3. This JMac is just another white-washed septic tank preaching things that he refuses to do, serving Mammon in the place of the real Jesus, and being just as evil as the Pharisees. Many like him because they cannot discern good from evil and prefer leaders like JMac who have personality disorders of one of the Dark Triad list. There is a huge difference between real humility and the fake kind. Making things all about yourself just makes you a jerk, regardless of what kind of theology you hold to.

  4. I’ve always found MacArthur to be ironic. He lambasts mega church pastors for their self centered narcissism, while displaying a gigantic ego of his own. Neither is edifying to God or believers.
    The whole issue of “women preaching ” needs a step back to look at how worship works, how it’s intended to work, and how it could be improved. That should come before any discussion about who’s preaching. We need to take a hard look at how and why we need a 45 minute sermon every Sunday, to be called “worshipping. The human attention span is about 20 minutes. Why is a sermon the set piece? Why not a 20 minute sermon with 40 minutes of worship, prayer and congregational sharing?. If the sermon stops becoming the “point”, isn’t also even slightly less important who delivers it. Is a worthless 40 minute sermon by an idiot like Marc Driscoll filled with empty clichés and shameless self promotion more useful, edifying or helpful than a grounded biblical sermon that is delivered by a woman, just because she’s a woman? Please!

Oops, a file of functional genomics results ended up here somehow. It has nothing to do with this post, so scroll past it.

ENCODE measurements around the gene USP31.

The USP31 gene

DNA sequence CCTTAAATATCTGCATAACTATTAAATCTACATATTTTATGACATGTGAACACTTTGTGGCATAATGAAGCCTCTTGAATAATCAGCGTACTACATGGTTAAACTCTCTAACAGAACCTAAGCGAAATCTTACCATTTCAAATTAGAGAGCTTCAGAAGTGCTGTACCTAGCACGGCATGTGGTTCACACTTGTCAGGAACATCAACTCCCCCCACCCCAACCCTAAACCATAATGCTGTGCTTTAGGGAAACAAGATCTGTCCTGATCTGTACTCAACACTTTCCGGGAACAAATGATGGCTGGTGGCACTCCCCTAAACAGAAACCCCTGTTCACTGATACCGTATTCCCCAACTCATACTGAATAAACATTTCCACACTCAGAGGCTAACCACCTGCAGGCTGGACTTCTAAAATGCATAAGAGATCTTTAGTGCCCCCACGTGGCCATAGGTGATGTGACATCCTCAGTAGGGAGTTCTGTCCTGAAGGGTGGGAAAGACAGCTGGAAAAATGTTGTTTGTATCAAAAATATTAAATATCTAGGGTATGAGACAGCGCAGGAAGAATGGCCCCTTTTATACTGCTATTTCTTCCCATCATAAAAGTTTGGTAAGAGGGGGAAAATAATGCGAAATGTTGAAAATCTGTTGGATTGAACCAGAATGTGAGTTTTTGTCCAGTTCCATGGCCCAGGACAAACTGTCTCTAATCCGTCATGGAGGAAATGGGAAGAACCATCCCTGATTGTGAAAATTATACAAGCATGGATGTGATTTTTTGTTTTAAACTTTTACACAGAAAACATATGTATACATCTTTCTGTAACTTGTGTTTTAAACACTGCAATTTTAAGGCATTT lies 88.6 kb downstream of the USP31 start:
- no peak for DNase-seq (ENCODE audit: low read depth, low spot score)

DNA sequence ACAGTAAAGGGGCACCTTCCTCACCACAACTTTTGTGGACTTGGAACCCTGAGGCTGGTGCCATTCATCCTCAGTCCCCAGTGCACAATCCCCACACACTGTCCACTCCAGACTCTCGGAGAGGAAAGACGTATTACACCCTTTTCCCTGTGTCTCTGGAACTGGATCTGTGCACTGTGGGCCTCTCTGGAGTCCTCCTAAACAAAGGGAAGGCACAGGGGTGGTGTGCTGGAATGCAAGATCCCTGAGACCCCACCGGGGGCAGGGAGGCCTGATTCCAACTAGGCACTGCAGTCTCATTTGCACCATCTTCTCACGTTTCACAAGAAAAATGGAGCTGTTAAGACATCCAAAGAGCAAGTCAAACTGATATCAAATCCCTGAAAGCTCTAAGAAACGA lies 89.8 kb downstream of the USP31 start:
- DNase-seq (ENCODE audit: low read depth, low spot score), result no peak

My own church had a pastor who’s only goal was to build a mega church. To that end he hired an “associate pastor” who was an architect in real life. Eventually this guy had to preach, and to say it was painful, may be the largest understatement in church history. And he NEVER got better. His wife, however, was a lifelong teacher who was asked to do a “talk”, not a sermon, about infertility and adoption. One of the best “talks” I’ve ever heard, and I’ve used many parts of it over the years working with infertile couples..